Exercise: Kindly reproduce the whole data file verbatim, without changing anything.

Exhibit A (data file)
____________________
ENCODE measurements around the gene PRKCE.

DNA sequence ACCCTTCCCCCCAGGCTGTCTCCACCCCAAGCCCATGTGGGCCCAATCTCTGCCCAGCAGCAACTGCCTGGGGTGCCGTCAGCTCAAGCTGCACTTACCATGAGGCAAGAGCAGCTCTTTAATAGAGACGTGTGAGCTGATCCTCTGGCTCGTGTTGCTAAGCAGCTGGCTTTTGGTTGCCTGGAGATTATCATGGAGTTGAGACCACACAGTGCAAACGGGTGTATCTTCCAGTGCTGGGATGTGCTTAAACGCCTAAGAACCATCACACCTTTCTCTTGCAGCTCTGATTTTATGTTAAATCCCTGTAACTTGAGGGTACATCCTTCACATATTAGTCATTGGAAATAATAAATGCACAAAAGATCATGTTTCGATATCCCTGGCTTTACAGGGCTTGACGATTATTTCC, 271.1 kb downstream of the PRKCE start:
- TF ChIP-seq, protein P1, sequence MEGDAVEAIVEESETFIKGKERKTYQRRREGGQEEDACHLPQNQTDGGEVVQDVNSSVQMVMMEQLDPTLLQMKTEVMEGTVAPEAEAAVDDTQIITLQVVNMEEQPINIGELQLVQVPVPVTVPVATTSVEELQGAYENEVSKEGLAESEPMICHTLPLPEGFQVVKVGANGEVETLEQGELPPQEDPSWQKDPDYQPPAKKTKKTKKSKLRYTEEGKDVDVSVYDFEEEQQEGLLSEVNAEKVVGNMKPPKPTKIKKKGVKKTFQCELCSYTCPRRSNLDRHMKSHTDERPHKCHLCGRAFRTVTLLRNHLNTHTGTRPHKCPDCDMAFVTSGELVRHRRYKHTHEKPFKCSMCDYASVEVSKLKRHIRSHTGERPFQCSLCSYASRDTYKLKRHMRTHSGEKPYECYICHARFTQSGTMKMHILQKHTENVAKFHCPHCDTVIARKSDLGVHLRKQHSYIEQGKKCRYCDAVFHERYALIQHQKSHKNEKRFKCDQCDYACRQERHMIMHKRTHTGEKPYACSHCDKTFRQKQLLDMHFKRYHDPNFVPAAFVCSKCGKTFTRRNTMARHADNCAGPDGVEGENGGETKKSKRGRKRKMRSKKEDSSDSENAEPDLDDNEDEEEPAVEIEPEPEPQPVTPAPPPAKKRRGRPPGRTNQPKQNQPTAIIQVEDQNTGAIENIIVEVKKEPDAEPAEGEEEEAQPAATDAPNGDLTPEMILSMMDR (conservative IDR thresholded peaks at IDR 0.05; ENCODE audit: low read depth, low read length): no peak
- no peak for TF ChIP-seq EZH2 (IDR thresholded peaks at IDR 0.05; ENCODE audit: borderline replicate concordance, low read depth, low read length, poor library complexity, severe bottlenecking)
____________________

ENCODE measurements around the gene PRKCE.

DNA sequence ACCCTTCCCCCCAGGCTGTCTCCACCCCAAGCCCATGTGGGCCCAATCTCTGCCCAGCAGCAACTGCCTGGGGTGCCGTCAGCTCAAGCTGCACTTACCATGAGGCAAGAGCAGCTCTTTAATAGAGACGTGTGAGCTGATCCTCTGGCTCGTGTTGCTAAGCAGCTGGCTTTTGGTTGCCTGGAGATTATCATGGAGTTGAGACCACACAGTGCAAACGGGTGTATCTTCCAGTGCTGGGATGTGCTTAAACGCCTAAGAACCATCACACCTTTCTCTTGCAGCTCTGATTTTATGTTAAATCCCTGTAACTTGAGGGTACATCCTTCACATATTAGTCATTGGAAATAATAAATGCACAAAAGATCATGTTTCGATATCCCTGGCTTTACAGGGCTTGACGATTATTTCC, 271.1 kb downstream of the PRKCE start:
- TF ChIP-seq, protein P1, sequence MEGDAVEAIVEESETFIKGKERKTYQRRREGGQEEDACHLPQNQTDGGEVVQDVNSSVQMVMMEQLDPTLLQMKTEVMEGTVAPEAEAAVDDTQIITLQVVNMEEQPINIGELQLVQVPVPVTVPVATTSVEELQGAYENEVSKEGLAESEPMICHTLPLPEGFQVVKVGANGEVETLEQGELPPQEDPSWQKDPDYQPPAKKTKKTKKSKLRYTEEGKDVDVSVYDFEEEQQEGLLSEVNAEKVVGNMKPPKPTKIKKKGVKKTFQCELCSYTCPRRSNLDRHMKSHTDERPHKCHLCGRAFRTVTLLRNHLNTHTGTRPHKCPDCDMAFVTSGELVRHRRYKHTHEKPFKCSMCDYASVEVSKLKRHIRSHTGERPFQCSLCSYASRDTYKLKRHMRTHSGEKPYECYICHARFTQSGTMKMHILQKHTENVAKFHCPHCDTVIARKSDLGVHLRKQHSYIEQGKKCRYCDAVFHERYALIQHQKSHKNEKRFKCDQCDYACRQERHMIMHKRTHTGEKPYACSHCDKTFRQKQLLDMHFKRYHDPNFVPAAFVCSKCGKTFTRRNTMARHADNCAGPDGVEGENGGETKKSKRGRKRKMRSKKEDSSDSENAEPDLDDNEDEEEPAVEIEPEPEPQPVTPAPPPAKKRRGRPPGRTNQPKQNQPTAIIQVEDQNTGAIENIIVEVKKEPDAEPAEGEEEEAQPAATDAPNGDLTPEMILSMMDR (conservative IDR thresholded peaks at IDR 0.05; ENCODE audit: low read depth, low read length): no peak
- no peak for TF ChIP-seq EZH2 (IDR thresholded peaks at IDR 0.05; ENCODE audit: borderline replicate concordance, low read depth, low read length, poor library complexity, severe bottlenecking)